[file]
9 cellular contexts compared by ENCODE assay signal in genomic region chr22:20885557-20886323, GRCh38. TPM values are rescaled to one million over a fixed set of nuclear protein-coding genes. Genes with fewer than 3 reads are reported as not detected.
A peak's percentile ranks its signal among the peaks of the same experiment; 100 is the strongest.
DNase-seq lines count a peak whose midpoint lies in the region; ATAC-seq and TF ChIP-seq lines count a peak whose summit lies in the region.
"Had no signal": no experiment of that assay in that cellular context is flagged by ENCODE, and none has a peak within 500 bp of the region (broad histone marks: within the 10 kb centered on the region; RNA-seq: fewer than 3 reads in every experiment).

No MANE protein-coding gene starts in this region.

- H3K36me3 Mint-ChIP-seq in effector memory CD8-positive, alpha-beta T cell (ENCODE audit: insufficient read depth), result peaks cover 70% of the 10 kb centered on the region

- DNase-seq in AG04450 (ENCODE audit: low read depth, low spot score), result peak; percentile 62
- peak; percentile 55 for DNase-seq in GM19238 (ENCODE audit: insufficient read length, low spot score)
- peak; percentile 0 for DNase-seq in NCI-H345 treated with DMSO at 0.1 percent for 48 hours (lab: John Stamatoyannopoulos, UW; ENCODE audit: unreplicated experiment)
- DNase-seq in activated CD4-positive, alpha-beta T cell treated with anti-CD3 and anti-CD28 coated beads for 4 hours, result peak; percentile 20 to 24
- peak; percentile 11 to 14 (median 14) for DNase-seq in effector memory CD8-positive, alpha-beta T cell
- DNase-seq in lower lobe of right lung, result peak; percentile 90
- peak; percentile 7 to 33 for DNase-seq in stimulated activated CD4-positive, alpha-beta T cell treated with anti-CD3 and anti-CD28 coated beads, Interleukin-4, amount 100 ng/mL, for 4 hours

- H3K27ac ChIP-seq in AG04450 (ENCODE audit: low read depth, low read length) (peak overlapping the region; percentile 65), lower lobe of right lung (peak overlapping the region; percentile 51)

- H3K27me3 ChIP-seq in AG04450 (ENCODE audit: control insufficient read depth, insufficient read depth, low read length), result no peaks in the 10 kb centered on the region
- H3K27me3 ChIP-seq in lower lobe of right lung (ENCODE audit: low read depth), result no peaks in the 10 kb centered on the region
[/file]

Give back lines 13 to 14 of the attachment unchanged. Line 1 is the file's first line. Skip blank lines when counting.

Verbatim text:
- peak; percentile 7 to 33 for DNase-seq in stimulated activated CD4-positive, alpha-beta T cell treated with anti-CD3 and anti-CD28 coated beads, Interleukin-4, amount 100 ng/mL, for 4 hours

- H3K27ac ChIP-seq in AG04450 (ENCODE audit: low read depth, low read length) (peak overlapping the region; percentile 65), lower lobe of right lung (peak overlapping the region; percentile 51)